In 2012, a Pittsburgh jury ordered Marvell Semiconductor to pay Carnegie Mellon University $1.17 billion for infringing two patents related to reducing hard drive “noise.” It was the largest patent verdict of all time, and it got bigger when the federal judge overseeing the case knocked the damages up to $1.54 billion and added an ongoing royalty.
A ruling (PDF) today from the US Court of Appeals for the Federal Circuit has cut Marvell’s award significantly, affirming only $278 million in damages and ordering a re-trial over other damages issues. The three-judge panel struck all enhanced damages, saying that the additional penalty wasn’t warranted. Even though Marvell lost at trial, its patent invalidity defense was “objectively reasonable,” and therefore its infringement was not willful.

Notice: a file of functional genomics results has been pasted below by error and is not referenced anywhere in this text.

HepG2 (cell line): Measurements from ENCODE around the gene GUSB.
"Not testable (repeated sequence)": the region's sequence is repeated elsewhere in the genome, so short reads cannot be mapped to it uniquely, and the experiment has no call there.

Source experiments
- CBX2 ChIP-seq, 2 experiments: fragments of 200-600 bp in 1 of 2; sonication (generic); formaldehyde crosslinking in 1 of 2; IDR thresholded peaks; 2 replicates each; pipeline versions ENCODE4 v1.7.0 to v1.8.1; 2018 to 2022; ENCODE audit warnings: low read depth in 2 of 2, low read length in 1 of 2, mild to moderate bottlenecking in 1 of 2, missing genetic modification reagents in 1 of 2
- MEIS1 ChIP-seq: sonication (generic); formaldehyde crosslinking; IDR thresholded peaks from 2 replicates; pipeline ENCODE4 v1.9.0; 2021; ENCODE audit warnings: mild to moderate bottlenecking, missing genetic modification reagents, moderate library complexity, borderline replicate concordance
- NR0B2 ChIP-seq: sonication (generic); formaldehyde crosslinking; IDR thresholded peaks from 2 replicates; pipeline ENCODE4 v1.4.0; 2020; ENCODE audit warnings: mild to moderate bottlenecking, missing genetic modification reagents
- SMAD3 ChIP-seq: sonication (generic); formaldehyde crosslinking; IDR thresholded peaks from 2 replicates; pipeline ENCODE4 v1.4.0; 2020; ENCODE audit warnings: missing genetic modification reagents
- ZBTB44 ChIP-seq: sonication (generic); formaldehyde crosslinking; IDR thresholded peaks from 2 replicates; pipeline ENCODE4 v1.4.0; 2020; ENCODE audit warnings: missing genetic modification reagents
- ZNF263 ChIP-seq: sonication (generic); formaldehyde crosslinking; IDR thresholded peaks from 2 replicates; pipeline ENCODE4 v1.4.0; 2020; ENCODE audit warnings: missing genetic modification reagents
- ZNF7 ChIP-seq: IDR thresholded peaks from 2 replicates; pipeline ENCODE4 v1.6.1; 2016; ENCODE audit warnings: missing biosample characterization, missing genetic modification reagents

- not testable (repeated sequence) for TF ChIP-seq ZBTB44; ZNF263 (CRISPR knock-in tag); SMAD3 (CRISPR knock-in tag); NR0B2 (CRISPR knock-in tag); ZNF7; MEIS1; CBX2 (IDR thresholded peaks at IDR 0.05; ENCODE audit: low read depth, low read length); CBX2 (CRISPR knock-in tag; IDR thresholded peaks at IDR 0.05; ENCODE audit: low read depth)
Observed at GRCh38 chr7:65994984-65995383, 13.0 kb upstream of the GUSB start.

The parts of the case that need re-trial involve the location of sale of many of Marvell’s infringing chips; the judge must re-consider the issue of whether some chips were sold in the United States or not. Chips that were produced abroad, sold abroad, and not imported into the US can’t be slapped with a royalty payment based on Carnegie Mellon’s US patents.
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